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Source : Wikimedia Commons
September 23, 2021
Author : Alex Bustillos
While the bill has passed the Senate, House Speaker Nancy Pelosi is expected to bring the bill to the floor for a vote on Monday.
The study showing the economic boons the bill would bring was commissioned by the American Road & Transportation Builders Association and conducted by IHS Markit. According to the analysis, the bill’s $153.7 billion investment in highway and transit infrastructure would generate $488 billion towards the United States’ GDP by 2027. As taxpayers, that’s a lot of bang for our buck.
The “additional $488 billion of cumulative GDP by 2027; $327 billion due to the additional highway and bridge funding and $16 billion due to the additional public transit funding,” the report states.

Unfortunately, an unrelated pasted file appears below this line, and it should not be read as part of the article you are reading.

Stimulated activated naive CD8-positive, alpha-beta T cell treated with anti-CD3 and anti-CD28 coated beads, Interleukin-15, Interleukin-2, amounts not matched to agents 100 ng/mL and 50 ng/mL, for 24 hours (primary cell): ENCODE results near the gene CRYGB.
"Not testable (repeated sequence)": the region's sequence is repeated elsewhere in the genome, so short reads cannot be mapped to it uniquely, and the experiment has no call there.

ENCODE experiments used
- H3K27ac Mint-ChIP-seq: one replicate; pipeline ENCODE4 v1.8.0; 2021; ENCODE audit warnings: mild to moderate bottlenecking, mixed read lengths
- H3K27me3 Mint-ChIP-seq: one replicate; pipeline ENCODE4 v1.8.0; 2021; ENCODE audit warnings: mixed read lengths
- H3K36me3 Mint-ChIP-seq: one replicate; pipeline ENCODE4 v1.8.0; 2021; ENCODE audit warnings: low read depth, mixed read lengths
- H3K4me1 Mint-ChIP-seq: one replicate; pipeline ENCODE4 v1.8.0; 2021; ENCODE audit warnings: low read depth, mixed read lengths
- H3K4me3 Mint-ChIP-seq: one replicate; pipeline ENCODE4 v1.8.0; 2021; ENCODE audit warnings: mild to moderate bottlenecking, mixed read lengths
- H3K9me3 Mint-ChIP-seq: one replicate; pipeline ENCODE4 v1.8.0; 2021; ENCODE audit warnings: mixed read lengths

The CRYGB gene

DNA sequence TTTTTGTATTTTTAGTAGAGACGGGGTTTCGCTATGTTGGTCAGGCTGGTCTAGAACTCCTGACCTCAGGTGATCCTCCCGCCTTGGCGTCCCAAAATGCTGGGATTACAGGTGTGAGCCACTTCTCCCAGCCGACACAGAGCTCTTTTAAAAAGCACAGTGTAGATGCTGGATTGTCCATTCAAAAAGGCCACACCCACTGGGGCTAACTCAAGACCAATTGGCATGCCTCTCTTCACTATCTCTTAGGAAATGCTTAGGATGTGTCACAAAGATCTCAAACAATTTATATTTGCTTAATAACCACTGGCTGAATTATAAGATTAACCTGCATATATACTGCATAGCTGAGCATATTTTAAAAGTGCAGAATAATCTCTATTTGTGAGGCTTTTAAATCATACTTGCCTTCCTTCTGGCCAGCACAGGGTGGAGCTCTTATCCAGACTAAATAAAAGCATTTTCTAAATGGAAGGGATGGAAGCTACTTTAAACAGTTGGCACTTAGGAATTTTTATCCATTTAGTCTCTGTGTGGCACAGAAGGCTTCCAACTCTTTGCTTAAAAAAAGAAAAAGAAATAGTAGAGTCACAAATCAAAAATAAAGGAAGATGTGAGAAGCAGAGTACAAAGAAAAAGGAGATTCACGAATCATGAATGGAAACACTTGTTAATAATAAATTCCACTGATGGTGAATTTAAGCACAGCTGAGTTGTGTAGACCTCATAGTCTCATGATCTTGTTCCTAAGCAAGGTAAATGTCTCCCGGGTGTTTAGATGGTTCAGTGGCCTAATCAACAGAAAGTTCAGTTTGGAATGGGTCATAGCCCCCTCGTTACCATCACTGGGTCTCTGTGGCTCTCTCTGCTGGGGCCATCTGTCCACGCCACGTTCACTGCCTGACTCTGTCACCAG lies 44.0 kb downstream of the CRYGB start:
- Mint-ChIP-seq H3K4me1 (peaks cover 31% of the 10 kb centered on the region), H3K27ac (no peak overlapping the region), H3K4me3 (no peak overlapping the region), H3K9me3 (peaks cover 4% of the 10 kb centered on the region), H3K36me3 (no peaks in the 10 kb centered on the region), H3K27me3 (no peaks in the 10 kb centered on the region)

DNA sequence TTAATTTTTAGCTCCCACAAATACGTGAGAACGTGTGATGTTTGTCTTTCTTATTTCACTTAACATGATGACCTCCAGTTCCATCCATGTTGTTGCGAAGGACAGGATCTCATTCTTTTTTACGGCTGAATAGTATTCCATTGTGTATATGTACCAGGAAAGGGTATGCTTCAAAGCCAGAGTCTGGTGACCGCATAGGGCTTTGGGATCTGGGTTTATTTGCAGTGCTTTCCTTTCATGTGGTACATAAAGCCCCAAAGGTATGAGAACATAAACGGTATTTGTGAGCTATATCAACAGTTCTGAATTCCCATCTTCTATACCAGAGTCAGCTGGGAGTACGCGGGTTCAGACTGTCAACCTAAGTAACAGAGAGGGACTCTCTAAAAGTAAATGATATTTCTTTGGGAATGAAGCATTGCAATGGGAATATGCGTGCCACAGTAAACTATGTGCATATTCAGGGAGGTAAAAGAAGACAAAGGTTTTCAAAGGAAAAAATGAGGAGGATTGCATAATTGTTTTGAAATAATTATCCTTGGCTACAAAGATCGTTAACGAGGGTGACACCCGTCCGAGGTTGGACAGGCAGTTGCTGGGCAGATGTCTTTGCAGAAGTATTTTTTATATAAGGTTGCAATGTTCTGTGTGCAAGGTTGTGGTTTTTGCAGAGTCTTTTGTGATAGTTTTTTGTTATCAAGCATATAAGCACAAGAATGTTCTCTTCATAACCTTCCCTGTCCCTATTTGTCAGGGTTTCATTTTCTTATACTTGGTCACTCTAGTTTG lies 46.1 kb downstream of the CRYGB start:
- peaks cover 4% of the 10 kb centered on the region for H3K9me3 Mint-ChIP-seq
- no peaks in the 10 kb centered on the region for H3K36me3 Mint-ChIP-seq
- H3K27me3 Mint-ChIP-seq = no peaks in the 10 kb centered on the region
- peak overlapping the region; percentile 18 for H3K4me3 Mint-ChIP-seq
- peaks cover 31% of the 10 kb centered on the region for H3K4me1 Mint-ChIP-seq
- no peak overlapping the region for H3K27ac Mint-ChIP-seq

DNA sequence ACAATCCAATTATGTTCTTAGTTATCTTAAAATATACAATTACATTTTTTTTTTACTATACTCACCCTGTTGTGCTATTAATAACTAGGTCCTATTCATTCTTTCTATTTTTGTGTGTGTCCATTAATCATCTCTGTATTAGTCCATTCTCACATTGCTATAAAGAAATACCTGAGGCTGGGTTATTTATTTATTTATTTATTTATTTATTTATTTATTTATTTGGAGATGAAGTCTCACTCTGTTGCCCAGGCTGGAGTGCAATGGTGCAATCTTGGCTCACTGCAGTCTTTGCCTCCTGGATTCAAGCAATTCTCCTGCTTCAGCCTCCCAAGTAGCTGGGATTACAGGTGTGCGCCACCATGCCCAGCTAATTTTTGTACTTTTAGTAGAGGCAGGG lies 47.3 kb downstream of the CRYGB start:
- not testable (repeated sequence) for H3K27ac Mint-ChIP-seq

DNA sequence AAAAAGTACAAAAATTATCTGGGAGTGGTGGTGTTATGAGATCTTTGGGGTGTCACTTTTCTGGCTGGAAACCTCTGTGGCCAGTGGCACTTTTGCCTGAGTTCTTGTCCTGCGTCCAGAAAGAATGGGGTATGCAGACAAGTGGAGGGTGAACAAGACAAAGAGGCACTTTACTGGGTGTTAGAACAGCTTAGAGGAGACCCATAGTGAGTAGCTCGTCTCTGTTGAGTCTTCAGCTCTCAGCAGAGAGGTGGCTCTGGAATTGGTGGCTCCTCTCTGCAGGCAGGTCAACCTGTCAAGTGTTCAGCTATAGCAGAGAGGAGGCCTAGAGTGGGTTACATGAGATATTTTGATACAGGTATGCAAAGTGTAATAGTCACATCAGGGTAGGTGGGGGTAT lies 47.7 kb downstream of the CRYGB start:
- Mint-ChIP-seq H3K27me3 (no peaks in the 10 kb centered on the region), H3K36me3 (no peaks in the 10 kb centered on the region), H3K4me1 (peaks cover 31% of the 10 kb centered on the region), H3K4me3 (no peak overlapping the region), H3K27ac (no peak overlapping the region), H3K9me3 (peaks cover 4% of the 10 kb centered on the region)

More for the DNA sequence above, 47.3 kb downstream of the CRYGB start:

Some key takeaways from the report:
According to the report, the construction sector will benefit more than any other sector in the US economy from this funding. “The analysis of the highway and bridge spending, as well as the public transit spending, found that 52% of the jobs created are indirect and induced; showing that for every job created directly from the infrastructure investment, another job is created elsewhere in the economy for an employment multiplier of 2,” the report says.
The inverse of this, of course, is that 48 percent of the jobs created by this bill would be in the construction sector. That’s a huge figure, especially as the report projects that “total employment will be on average 200,000 higher per year, peaking at 250,000 higher in 2025” due to the funding.
“While the construction industry experiences the largest impact as this is where the direct spending is concentrated, other sectors experience large impacts from the additional highway spending, such as health care and social assistance, manufacturing, and real estate and rental and leasing,” the analysis adds.
These benefits are significant but are only related to highway and infrastructure funding. The benefits of other provisions in the infrastructure bill, such as water, broadband and other components are not included in this analysis.
Photo via Wikimedia Commons.